Last Train From Gun Hill was adapted from an original screen story by Les Crutchfield, who is best known as a prolific producer of Gunsmoke scripts on both the radio and television (having written 138 of them, he is second only to co-creator and producer John Meston in sheer quantity). The screenplay was written by James Poe, who specialized in adaptations. Poe had recently won an Oscar for co-writing Around the World in 80 Days (1957), and he would go on to score additional nods for adapting Cat on a Hot Tin Roof (1959), Lilies of the Field (1963), and They Shoot Horses, Don’t They? (1969).
The production reunited much of the impressive team that producer Hal B. Wallis had assembled for Gunfight at the O.K. Corrall (1957) two years earlier, including Douglas, Sturges, cinematographer Charles Lang (How the West Was Won), composer Dimitri Tiomkin (High Noon, Giant), art directors Hal Pereira (Vertigo) and Walter Tyler (The Ten Commandments), and editor Warren Low (The Bad Seed). Sturges was at a particularly crucial moment in his directing career, as he had already helmed several impressive films, including Bad Day at Black Rock (1955) and The Old Man and the Sea (1958), and was on the cusp of arguably his best known films, The Magnificent Seven (1960) and The Great Escape (1963). His direction here is duly impressive, as he wrings significant tension out of characters literally standing around and waiting. Working with Douglas and Quinn, he develops the central tension between Morgan and Belden with subtlety and depth. Belden is a bad guy, no doubt—a Western mafioso who is able to keep an entire town in his grip—but he is also a father and a widower and thus a shadowy double of Morgan, the man of integrity and legality who is hardly immune from his own violent desires. Thus, the lines of good and evil, right and wrong, just and unjust are not always clear, forcing us to reckon with our own moral stance while also wrangling with the very real question of how Morgan can possibly get on the last train alive.
|Last Train From Gun Hill Paramount Presents Blu-ray|
|Audio||English Dolby TrueHD 2.0 monauralGerman Dolby Digital 2.0 monauralFrench Dolby Digital 2.0 monaural|
|Subtitles||English, German, French|
|Supplements||“Filmmaker Focus: Leonard Maltin on Last Train from Gun Hill” featurtteOriginal theatrical trailers for Last Train from Gun Hill, Gunfight at the O.K. Corral, The Furies, and The Black Orchid|
|Distributor||Paramount Home Entertainment|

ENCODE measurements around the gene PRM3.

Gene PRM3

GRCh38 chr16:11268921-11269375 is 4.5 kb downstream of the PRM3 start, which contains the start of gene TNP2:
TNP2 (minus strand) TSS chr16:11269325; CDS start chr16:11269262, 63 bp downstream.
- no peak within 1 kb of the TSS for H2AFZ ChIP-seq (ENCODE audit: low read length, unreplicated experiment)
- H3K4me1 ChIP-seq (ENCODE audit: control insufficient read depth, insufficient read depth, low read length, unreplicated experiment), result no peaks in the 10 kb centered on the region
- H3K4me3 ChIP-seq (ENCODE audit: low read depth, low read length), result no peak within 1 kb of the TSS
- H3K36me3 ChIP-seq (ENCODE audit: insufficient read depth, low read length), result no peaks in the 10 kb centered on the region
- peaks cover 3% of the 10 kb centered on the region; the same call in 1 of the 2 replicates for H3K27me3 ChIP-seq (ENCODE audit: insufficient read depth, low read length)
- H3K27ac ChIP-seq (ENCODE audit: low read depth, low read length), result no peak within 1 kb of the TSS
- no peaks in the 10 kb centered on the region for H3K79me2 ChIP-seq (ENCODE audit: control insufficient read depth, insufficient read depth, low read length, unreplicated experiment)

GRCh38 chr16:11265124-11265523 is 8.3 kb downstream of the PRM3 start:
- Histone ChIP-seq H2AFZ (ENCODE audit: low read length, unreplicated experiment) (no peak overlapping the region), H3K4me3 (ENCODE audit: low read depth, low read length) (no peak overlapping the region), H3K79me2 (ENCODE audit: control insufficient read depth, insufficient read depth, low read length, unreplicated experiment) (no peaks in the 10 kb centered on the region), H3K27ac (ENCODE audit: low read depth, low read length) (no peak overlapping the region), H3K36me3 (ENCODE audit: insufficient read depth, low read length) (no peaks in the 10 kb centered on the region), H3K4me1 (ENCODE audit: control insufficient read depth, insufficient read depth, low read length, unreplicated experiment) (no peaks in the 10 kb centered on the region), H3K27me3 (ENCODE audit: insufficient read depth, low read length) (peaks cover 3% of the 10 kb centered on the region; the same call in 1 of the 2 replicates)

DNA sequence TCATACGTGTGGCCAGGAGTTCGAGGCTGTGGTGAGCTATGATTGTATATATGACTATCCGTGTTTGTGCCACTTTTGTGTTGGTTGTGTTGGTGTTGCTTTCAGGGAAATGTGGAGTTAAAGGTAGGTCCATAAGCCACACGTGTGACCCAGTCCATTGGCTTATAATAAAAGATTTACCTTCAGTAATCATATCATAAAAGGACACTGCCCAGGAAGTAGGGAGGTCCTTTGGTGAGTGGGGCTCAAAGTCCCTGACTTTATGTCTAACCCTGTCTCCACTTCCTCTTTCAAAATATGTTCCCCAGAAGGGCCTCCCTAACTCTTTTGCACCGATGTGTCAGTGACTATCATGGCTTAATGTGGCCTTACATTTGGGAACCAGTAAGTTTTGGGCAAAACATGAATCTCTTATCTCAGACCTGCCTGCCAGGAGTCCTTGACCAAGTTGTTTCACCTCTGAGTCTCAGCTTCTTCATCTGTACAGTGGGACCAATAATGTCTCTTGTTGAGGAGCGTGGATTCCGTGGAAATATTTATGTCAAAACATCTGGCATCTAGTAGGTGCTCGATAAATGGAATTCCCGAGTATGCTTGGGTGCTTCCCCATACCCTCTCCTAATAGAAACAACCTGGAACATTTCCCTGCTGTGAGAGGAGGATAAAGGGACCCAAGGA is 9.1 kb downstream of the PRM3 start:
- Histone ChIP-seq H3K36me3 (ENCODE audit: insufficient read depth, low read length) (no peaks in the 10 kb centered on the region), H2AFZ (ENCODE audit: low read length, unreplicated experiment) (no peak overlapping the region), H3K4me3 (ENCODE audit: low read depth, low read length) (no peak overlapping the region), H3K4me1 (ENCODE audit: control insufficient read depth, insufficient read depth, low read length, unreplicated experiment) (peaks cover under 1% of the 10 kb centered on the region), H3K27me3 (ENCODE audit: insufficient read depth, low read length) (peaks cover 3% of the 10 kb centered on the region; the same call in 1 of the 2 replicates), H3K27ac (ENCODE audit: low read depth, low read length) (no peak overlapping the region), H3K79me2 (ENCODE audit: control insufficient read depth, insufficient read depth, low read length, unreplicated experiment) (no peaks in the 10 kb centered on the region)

|Release Date||June 15, 2021|
|Last Train From Gun Hill was shot in Paramount’s VistaVision widescreen process, which ran the 35mm film horizontally, rather than vertically, through the camera, resulting in an image roughly twice the size of conventional 35mm film. That means a lot more detail and image information, which really shows in Paramount’s gorgeous 1080p/AVC-encoded presentation on this “Paramount Presents” Blu-ray. From the opening credits, with bright red, three-dimensional words set against a burlap background, to the open vistas of the Arizona desert, to the flaming hotel at the end of the film, the image is gorgeously rendered with excellent detail and color (note the bright purple chairs in the hotel lobby). Digital restoration has removed all traces of age and wear, leaving us with a vibrant, filmlike image that maintains a fine veneer of grain and looks excellent in motion. The original two-channel monaural soundtrack is presented in lossless Dolby TrueHD and sounds great, giving good range and depth to Dimitri Tiomkin’s lush orchestral score. Being a monaural soundtrack, there isn’t a great deal of depth and directionality, but it works for the film. In terms of supplements, there isn’t much here. We get a 7-minute “Filmmaker Focus” featurette in which film critic and historian Leonard Maltin gives us a quick run-down of the essentials behind the film’s production and reception. The only other supplement is a quartet of trailers for Last Train From Gun Hill, Gunfight at the O.K. Corral, The Furies, and The Black Orchid (the last of which was included, I supposed, simply because Anthony Quinn is in it) that are inexplicably presented in lousy-looking 480i. |